Weighted dips are fantastic muscle builder and a great alternative or addition when there are no benches or barbells available.

It’s technically a bodyweight exercise but has been included here because the best benefits come from performing it with additional weight attached on a weight belt.

As with the incline and flat bench it is also a compound exercise that works the chest, shoulders and triceps. However, it can be performed in 2 different ways to put the emphasis on different muscles;

  • Forward lean dips (emphasises the chest)

  • Upright dips (emphasises the triceps)

Unlike the bench presses the dip is a closed chain kinetic exercise, which means your body moves through space and the hands are fixed instead of the hands moving through space with the body being fixed i.e. the bench press.

 

Dumbbell Pullovers

The dumbbell pullover has been around for long time and rose to popularity back in the old school days of building before dropping out of favour over the years.

It’s also a compound movement working the usual suspects with the addition of the lats in the stretch portion of the movement.

The fact it works the chest and lats as primary movers as well as several other smaller pushing and pulling muscles as secondary movers can causes confusion over whether to include it as a chest or a back movement.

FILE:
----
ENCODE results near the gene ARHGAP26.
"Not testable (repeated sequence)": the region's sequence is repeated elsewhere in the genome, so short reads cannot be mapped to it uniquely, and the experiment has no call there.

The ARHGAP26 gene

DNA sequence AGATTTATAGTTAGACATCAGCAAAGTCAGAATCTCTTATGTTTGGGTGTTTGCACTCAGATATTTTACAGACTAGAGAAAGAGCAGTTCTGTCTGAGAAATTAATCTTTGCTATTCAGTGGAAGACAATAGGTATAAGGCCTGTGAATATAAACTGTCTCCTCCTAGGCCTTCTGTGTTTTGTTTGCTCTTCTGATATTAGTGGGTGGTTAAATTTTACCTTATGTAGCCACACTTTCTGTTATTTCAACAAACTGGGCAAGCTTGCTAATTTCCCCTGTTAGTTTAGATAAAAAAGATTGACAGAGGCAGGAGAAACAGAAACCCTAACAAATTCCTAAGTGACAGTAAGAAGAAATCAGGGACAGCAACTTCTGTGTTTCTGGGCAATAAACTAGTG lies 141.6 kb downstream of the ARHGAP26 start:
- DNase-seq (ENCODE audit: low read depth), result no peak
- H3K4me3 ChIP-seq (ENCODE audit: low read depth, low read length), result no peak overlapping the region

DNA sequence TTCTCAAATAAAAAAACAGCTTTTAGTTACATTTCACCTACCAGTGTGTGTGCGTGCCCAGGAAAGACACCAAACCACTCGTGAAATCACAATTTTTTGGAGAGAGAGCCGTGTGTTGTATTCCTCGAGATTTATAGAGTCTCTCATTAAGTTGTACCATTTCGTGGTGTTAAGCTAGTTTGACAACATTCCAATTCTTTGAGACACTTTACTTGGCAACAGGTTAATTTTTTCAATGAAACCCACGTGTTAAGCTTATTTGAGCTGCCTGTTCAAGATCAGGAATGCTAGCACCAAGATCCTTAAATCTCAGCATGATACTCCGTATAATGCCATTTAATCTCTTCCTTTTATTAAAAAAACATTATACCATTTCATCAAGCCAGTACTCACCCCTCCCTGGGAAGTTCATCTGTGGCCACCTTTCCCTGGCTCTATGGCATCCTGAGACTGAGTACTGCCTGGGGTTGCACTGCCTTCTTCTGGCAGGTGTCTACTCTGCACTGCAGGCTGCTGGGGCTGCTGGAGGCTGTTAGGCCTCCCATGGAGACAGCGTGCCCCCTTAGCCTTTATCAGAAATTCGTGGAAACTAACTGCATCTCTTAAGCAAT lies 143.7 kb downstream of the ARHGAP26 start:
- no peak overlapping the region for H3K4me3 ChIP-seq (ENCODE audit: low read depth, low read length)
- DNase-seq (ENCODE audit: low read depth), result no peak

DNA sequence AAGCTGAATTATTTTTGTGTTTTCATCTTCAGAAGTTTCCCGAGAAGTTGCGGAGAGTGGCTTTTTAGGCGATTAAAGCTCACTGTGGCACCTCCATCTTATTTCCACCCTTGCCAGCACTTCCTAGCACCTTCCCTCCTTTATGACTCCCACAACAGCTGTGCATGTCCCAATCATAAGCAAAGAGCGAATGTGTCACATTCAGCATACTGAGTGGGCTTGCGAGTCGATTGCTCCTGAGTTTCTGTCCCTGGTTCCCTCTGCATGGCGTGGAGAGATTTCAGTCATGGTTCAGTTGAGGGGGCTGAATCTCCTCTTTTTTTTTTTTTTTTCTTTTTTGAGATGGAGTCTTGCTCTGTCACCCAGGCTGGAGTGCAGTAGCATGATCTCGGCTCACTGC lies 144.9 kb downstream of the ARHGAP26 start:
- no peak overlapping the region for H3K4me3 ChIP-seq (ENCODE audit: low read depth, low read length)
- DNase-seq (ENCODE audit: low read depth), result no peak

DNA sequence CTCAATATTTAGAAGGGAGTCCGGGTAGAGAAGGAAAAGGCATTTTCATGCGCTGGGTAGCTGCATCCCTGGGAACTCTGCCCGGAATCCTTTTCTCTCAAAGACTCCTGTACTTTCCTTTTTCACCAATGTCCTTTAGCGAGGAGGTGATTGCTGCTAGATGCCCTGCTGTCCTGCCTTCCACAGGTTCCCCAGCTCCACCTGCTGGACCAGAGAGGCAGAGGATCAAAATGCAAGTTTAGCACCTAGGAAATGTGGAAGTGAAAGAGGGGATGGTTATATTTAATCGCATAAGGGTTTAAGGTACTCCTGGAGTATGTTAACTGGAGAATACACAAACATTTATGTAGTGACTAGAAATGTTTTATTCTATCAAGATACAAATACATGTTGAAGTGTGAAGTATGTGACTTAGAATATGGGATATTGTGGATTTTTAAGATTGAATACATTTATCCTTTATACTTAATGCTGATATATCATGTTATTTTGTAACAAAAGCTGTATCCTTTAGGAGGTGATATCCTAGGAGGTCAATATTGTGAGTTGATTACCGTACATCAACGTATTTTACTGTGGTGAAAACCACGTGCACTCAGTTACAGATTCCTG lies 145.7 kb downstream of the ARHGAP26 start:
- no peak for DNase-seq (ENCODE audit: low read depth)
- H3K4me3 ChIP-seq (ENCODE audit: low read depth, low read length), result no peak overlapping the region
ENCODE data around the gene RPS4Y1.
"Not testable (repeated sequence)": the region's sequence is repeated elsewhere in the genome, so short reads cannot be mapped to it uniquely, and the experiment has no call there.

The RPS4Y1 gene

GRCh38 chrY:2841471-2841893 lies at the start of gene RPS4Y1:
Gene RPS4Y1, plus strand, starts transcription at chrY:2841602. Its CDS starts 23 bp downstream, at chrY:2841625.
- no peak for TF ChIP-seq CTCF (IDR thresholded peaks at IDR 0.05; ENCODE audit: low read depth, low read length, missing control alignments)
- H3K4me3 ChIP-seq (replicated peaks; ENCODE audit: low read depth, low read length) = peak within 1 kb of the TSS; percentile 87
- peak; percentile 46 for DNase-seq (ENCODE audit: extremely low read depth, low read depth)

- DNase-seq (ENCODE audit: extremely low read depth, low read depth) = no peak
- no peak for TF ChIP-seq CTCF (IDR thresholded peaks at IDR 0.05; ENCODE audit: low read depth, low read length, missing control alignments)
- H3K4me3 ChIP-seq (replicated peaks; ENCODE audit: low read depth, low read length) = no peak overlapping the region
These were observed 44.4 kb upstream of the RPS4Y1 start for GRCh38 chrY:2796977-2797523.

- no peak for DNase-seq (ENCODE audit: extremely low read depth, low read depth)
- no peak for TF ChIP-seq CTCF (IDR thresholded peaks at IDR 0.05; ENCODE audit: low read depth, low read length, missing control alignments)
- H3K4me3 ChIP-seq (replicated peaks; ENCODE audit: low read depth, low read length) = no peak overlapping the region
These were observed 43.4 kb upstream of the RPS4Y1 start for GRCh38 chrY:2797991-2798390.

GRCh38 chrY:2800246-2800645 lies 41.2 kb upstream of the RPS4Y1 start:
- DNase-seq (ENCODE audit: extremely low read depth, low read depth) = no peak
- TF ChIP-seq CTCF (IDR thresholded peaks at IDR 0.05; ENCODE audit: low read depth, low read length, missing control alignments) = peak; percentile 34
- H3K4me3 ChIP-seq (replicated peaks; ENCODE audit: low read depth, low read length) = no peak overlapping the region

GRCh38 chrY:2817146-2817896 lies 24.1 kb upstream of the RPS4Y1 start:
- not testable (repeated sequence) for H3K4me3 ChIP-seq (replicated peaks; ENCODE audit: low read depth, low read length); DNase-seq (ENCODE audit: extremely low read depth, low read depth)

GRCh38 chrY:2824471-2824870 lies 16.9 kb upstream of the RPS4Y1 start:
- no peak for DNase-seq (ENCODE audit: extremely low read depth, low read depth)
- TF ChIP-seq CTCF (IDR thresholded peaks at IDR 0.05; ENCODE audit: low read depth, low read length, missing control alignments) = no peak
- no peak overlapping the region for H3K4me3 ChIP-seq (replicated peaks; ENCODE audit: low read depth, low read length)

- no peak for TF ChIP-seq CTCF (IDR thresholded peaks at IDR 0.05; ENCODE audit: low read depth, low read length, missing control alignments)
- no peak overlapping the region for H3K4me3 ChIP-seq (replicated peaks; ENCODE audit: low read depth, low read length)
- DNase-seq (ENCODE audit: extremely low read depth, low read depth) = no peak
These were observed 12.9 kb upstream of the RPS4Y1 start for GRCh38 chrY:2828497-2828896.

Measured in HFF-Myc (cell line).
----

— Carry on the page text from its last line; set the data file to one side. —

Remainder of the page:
I don’t think there is a right or wrong answer, but it most certainly works the chest and deserves a place in this list.

There aren’t any direct variations for this movement but any of the previously mentioned chest exercises can serve as an appropriate alternative to the dumbbell pullover.

 

Guillotine Press or Neck Press

The guillotine or neck press as it’s also known is very similar to your standard bench press with the main differences being you flare your elbows and lower the bar down to your neck instead of clavicle or chest.

It’s also a compound movement working the chest, shoulders and triceps.

This exercise can only really be performed with a barbell but if you’re looking for a slight variation you can do it with a small incline.

I’d avoid too much of an incline as it’ll begin to put more emphasis on the shoulders.

A word of warning:

The guillotine press can be dangerous if performed with bad form and/or with weights that are too heavy.